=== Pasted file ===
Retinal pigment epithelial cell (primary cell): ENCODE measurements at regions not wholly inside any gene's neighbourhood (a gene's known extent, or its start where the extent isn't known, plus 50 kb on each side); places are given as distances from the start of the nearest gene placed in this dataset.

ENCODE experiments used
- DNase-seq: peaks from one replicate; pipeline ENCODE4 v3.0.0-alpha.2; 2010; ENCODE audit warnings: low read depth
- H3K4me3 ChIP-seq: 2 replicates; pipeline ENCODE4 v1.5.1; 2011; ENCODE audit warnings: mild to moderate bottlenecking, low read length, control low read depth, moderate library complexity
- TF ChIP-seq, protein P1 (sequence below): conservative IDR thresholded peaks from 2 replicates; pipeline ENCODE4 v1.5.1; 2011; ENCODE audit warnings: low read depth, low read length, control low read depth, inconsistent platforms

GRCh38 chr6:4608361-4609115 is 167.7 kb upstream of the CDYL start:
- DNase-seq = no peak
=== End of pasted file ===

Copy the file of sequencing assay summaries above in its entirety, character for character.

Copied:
Retinal pigment epithelial cell (primary cell): ENCODE measurements at regions not wholly inside any gene's neighbourhood (a gene's known extent, or its start where the extent isn't known, plus 50 kb on each side); places are given as distances from the start of the nearest gene placed in this dataset.

ENCODE experiments used
- DNase-seq: peaks from one replicate; pipeline ENCODE4 v3.0.0-alpha.2; 2010; ENCODE audit warnings: low read depth
- H3K4me3 ChIP-seq: 2 replicates; pipeline ENCODE4 v1.5.1; 2011; ENCODE audit warnings: mild to moderate bottlenecking, low read length, control low read depth, moderate library complexity
- TF ChIP-seq, protein P1 (sequence below): conservative IDR thresholded peaks from 2 replicates; pipeline ENCODE4 v1.5.1; 2011; ENCODE audit warnings: low read depth, low read length, control low read depth, inconsistent platforms

GRCh38 chr6:4608361-4609115 is 167.7 kb upstream of the CDYL start:
- DNase-seq = no peak